FIG. 3 shows this device at a third point in time, wherein the device is automatically rotated (e.g. rotated, revolved, and/or pivoted), thereby changing the focal direction of the mobile phone's camera. As the device moves, the camera captures images of a nearby body portion (not shown here) from different angles and/or distances. In an example, these images taken from different angles and/or distances can be combined to create a digital three-dimensional image for medical evaluation purposes. Movement of the device can be remotely controlled, in real time, by a healthcare provider (or a medical AI program) for medical imaging and evaluation purposes. By controlling the device remotely, a healthcare provider can scan a portion of the person's body from different angles and zoom in or out from different distances.
FIG. 4 shows this device at a fourth point in time wherein light emitters (e.g. LEDs) on the device have been activated to emit light toward the body portion. In an example, a remote healthcare provider (or medical AI program) can control the level, color, and/or spectral distribution of light emitted from the device toward the body portion.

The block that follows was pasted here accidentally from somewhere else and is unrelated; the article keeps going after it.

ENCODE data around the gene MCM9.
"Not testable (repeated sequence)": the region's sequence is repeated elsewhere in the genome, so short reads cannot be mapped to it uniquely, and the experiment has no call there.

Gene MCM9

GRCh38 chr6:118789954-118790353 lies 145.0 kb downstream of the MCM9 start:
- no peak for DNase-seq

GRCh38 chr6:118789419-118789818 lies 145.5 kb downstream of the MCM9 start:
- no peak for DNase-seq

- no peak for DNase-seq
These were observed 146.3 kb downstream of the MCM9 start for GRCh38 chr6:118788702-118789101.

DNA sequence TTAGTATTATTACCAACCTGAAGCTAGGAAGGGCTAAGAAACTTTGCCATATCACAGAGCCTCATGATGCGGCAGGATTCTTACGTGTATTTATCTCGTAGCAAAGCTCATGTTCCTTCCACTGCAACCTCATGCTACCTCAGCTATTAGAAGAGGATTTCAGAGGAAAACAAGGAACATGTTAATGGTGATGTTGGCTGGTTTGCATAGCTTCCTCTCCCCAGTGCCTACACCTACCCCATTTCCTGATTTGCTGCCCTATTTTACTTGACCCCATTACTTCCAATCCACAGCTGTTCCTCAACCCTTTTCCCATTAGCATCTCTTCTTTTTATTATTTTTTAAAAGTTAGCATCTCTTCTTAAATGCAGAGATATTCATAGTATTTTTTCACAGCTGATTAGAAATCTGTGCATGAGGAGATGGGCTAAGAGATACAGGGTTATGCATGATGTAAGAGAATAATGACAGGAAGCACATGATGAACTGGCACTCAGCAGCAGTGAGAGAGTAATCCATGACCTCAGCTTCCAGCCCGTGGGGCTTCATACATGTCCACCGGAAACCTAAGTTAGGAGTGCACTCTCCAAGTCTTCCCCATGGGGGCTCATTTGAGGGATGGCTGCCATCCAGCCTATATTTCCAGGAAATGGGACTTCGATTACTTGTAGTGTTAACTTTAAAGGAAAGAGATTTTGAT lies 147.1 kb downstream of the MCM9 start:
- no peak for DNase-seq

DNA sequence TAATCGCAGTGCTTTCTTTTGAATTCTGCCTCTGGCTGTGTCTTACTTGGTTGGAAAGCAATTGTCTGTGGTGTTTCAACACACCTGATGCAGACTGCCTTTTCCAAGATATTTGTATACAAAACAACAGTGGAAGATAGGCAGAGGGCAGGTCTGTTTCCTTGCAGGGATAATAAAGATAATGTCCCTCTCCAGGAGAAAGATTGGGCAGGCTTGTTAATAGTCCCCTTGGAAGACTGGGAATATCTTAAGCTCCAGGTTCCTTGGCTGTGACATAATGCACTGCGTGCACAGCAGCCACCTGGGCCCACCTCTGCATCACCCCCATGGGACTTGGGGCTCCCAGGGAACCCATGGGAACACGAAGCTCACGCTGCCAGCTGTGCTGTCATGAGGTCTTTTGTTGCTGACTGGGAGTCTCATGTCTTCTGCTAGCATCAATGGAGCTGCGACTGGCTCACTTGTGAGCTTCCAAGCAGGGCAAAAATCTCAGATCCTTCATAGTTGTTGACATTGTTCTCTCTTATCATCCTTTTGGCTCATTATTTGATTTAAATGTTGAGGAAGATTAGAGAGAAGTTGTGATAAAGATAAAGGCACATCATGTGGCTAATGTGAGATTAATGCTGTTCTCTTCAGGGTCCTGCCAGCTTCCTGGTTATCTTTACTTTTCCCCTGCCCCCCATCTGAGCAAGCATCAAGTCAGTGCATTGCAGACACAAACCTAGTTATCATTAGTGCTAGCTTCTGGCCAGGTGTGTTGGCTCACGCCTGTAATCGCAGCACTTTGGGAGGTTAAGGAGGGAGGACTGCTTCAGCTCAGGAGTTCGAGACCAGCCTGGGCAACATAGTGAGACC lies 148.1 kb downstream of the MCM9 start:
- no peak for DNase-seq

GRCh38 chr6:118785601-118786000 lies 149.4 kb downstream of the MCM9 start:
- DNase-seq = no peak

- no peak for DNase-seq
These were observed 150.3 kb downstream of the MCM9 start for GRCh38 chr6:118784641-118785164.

With respect to specific components, FIGS. 1 through 4 show a portable phone-moving device which helps to capture phone images (e.g. “medical selfies”) of a portion of a person's body for medical purposes comprising: a portable phone-moving device; wherein the phone-moving device further comprises an attachment mechanism which holds a camera-enabled mobile phone (or other camera-enabled mobile device) on the device; wherein the attachment mechanism further comprises a phone-supporting surface 101 onto which the phone is attached and a clip, clasp, clamp, hook, strap, or magnet 102 which holds the phone against the phone-supporting surface; wherein the phone-moving device further comprises an upper base 106 below the phone-supporting surface and a lower base 105 below the upper base, and wherein the upper base rotates, revolves, and/or pivots relative to the lower base, thereby rotating, revolving, and/or pivoting the phone.
The example device shown in FIGS. 1 through 4 further comprises one or more light emitters (including light emitter 107) and one or more light receivers or sensors (including light receiver or sensor 108). In an example, light emitters illuminate a nearby body portion being scanned (imaged) by the mobile phone. In an example, the level, color, and/or spectral distribution of light emitted from the one or more light emitters on the device can be varied automatically during a scan of a body portion. In an example, the level, color, and/or spectral distribution of light emitted from one or more light emitters on the device can be remotely controlled by a non-local (remote) healthcare provider (or a medical AI program). FIGS. 1 through 4 also show a conventional mobile phone 103 equipped with a camera 104 which is attached to the device, although the phone is not part of the device itself.